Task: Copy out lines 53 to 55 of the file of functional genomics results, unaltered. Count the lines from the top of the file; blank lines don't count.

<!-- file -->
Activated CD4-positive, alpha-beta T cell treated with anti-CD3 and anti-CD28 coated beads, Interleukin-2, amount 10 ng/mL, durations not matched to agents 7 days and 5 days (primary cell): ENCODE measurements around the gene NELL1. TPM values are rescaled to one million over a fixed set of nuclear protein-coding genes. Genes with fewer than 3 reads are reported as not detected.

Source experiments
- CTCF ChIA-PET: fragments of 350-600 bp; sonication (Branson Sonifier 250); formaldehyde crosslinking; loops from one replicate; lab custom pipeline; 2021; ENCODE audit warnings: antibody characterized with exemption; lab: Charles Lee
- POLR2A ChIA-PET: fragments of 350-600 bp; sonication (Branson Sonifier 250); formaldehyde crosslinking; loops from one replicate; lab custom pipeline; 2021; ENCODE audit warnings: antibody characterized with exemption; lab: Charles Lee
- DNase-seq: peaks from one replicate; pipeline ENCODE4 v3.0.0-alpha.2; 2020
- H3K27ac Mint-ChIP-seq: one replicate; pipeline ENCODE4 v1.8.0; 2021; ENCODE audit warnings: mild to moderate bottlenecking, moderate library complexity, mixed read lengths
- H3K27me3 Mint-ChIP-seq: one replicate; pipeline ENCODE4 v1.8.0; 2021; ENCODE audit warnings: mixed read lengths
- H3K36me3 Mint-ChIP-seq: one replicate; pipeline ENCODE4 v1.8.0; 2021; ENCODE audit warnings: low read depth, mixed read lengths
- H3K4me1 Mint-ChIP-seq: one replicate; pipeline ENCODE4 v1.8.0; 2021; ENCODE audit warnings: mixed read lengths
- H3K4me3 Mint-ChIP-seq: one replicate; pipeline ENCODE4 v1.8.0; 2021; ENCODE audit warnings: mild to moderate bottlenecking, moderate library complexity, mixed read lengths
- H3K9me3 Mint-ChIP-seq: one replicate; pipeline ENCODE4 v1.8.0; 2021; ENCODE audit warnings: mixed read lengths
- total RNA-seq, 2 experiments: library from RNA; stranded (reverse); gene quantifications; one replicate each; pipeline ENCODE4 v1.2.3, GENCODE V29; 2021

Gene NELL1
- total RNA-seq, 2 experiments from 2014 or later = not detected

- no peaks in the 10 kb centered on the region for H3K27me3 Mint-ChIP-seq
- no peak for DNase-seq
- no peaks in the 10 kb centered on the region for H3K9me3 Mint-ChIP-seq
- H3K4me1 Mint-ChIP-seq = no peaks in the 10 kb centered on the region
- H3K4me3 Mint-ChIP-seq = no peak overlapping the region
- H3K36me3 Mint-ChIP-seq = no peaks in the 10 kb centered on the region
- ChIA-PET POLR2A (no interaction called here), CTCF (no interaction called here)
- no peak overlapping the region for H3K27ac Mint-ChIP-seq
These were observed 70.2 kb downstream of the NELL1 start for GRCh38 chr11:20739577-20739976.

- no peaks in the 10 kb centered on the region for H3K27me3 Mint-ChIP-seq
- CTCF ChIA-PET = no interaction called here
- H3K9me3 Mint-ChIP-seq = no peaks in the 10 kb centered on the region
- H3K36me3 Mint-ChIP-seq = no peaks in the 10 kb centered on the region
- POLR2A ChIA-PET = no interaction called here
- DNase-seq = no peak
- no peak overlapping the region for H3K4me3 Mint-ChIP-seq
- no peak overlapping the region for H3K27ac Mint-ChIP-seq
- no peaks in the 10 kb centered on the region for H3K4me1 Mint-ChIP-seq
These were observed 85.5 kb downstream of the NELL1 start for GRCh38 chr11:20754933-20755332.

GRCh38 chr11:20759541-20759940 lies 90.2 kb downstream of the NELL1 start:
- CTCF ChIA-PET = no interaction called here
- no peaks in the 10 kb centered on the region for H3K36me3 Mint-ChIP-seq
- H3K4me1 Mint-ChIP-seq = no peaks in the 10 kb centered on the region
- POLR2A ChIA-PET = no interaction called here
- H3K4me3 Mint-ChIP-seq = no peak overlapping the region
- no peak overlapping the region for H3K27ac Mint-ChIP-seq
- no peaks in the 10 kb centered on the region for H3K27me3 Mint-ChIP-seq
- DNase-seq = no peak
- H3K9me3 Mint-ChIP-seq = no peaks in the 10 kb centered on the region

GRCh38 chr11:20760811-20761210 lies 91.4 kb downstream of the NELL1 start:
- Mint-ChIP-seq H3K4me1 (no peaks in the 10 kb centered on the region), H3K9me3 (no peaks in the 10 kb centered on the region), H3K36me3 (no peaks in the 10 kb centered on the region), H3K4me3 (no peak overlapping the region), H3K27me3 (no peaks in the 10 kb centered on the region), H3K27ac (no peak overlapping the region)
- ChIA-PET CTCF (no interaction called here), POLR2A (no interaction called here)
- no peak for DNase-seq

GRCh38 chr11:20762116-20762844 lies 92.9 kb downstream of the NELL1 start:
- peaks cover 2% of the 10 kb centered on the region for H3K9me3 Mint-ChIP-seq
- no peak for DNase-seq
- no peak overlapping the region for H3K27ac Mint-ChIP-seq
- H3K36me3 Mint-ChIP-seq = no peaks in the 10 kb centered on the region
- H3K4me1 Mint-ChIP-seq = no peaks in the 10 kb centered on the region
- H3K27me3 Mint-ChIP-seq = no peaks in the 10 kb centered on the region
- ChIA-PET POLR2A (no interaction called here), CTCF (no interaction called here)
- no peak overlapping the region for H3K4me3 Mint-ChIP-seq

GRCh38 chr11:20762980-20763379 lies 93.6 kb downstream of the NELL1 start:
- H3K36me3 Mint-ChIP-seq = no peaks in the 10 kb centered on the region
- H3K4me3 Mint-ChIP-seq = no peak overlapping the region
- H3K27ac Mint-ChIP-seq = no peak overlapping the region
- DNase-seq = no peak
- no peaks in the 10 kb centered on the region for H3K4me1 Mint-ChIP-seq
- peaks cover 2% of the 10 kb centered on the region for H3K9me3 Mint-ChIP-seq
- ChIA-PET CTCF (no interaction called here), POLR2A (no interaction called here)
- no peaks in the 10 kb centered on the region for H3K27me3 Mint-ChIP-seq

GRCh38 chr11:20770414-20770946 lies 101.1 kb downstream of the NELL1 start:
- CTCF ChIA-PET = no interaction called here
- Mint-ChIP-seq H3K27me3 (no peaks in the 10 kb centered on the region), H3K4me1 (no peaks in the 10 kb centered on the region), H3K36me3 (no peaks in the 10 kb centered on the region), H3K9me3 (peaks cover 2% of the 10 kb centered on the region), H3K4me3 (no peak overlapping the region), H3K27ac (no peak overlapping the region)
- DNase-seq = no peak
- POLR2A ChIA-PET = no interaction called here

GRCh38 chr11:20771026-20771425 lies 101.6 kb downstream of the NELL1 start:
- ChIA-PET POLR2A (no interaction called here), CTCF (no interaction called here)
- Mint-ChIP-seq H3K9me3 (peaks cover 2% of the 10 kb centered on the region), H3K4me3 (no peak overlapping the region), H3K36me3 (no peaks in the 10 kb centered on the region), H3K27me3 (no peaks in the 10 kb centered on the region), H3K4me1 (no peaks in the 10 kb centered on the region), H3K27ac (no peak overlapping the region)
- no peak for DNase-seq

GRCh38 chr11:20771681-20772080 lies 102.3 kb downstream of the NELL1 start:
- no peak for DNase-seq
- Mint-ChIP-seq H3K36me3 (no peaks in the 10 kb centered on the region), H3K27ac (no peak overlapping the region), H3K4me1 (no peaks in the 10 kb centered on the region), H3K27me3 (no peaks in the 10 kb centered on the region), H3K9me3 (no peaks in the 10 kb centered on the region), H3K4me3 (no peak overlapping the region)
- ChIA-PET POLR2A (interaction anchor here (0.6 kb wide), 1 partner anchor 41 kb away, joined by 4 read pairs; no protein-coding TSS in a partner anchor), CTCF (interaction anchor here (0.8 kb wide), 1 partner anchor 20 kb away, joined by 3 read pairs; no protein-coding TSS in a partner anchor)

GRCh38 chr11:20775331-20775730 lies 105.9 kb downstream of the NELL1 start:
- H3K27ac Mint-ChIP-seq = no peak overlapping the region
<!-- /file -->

- H3K4me1 Mint-ChIP-seq = no peaks in the 10 kb centered on the region
- H3K27me3 Mint-ChIP-seq = no peaks in the 10 kb centered on the region
- ChIA-PET POLR2A (no interaction called here), CTCF (no interaction called here)